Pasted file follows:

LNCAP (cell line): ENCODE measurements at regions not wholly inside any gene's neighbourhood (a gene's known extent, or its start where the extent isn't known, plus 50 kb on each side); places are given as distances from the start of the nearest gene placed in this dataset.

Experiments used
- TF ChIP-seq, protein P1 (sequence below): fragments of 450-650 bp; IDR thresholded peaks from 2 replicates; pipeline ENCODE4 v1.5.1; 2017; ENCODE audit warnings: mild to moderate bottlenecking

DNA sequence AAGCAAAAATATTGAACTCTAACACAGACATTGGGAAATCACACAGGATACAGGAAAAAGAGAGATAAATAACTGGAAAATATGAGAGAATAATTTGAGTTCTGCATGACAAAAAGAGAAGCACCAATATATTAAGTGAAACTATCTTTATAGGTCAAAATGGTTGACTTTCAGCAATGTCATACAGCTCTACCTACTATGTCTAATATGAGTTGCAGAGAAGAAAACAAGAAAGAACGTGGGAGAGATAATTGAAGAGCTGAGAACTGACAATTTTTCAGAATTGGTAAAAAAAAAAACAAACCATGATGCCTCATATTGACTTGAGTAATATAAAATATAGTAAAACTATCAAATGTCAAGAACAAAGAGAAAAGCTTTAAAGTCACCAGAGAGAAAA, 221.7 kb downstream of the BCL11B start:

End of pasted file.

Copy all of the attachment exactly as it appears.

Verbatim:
LNCAP (cell line): ENCODE measurements at regions not wholly inside any gene's neighbourhood (a gene's known extent, or its start where the extent isn't known, plus 50 kb on each side); places are given as distances from the start of the nearest gene placed in this dataset.

Experiments used
- TF ChIP-seq, protein P1 (sequence below): fragments of 450-650 bp; IDR thresholded peaks from 2 replicates; pipeline ENCODE4 v1.5.1; 2017; ENCODE audit warnings: mild to moderate bottlenecking

DNA sequence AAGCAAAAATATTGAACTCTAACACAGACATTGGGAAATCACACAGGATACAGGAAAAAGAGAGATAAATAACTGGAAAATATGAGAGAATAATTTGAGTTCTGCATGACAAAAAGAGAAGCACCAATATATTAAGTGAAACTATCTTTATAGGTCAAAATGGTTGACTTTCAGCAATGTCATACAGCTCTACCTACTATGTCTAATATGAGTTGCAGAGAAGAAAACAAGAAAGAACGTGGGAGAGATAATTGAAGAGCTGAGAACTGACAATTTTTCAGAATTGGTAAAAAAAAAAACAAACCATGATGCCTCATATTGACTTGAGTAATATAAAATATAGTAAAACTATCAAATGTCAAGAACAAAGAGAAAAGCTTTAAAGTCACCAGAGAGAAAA, 221.7 kb downstream of the BCL11B start: